Judith M. Bardwick, Ph.D.
The increased breadth of organizational conditions and desired behaviors that were created by the advent of wartime organizations means there are no Best Companies or Best Practices. There’s no one size that fits all. Instead, there’s Best Fit—a match between an individual’s values, priorities and behaviors and those of an organization.
How do organizations successfully attract, motivate, involve and retain people? They achieve Best Fit. They select people who have the personal characteristics which are likely to result in their being successful within the organization as it is or will be, and whose most important needs and desires can be met. Ideal outcomes are achieved when there is a Best Fit between the requirements and opportunities of the organization and the capacities and priorities of the employee.
Best Fit, compatibility between what the organization requires and the employee desires, leads to high motivation, comfort and success. Bad Fit leads to discomfort, high stress and failure. Without Best Fit, the chances for success and retention plummet; with Best Fit, the chances for success soar.
Some people love the meteoric growth and absence of precedent and bureaucracy in a start-up while others need the clarity that’s provided by formal structure and detailed processes. The perks of bigness and deep pockets—secretaries, well-furnished large offices, imposing buildings, company planes and cars—appeal to lots of people who would be very unhappy in the garage-sale furniture and cramped cubicles of a start-up.
Leisure, down-time, time off… are gaining in value because they’re getting scarce. While some people are drawn to the pressure-cooker heroics of a wartime start-up, others find working in an organization that sees an eight-hour day as a day’s work as really important. There’s an enormous difference between being responsible for a whole project that often happens in a start-up and being one of many who contribute which is normal in a Fortune 500 company.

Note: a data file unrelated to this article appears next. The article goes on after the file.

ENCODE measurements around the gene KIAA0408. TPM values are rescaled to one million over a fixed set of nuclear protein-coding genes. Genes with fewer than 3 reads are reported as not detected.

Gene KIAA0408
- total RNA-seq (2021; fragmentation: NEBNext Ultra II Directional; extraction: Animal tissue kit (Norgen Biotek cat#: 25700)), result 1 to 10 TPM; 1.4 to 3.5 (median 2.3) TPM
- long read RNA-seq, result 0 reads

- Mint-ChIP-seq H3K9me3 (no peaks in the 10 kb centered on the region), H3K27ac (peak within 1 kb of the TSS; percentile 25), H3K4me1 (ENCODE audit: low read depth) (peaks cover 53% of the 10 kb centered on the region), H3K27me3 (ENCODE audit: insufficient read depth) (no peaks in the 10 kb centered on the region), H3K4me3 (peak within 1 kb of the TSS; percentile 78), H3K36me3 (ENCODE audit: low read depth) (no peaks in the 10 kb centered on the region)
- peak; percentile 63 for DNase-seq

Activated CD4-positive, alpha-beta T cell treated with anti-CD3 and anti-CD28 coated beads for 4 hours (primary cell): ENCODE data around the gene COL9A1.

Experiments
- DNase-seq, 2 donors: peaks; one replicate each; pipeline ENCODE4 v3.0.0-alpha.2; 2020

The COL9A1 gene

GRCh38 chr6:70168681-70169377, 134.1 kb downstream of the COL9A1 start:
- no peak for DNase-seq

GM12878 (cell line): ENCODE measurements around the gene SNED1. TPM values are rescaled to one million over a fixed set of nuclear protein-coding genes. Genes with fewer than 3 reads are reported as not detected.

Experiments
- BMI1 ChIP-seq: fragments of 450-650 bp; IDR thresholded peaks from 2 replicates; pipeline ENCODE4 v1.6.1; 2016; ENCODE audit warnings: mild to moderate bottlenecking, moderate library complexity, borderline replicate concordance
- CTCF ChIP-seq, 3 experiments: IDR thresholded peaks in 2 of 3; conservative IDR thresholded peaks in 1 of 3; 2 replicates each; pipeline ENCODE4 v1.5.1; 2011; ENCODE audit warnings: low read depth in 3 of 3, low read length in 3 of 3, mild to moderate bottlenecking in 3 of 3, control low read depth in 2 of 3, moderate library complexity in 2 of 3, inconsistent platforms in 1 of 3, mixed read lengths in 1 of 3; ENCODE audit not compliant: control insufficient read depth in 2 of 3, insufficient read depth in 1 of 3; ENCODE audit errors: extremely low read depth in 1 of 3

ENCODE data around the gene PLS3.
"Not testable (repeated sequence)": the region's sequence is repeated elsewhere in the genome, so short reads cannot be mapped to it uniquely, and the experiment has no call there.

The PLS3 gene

Even today, there are organizations that offer almost all their employees a career for decades, if not for life. Many people prefer job security, dependable compensation and benefits, a slower pace and few surprises. Lots of people still prefer tenure, implicit or contractual, to the potential of options. As long as there are peacetime conditions and people who prefer that, there is also a peacetime best fit.
There are, then, two very different populations: one group perceives itself as Ferraris and the other group is content to be Fords. The incompatibility in values, perspectives and personalities of Ferraris and Fords is easily observed. It usually becomes obvious when a peacetime organization brings in wartime leadership in order to hasten change or the peacetime organization enters wartime businesses, especially start-ups. The utility industry is an excellent example of a low margin, regulated commodity business entering high margin/high risk unregulated businesses. Very few people from the regulated utility are successful when they move to the hyper-competitive and very volatile markets in the unregulated sector. They’re unprepared by dint of personality and experience to deal with that amount of pressure and risk.
There is another, though less common scenario in which Ferraris and Fords need to work together. Entrepreneurial businesses start small; as start-ups they’re the epitome of pure wartime characteristics. Because they’re small they can be effective with spontaneous decisions, impromptu processes and informal communications. But as they succeed they add people and sometimes, geographies. The ad hoc management style that is effective with fifty people is massively ineffective with a thousand.
Success breeds size and size requires management as well as leadership, it requires process and rules as well as spontaneous decision-making, it breeds structure and hierarchy as well as teamwork. In other words, pure wartime start-ups begin to evolve aspects of peacetime organizations that they historically sneered at.
The most common and most visible changes result from the impact of wartime conditions on peacetime companies. But the imposition of peacetime practices on successful, maturing wartime start-ups, are no less difficult because wartime warriors don’t see a lot of value in peacetime people and their priorities and processes. As the old- and new economies converge, it is really necessary for the two groups to stop perceiving themselves in terms of opposites because the negative judgments that follow make it immensely difficult for Fords and Ferraris to share the same highway.
Best Fit, compatibility between what the organization requires and the employee desires, leads to high motivation, comfort and success; Bad Fit leads to high stress, discomfort and failure. With Best Fit, the chances for success soar. Without Best Fit, the chances for success and retention plummet.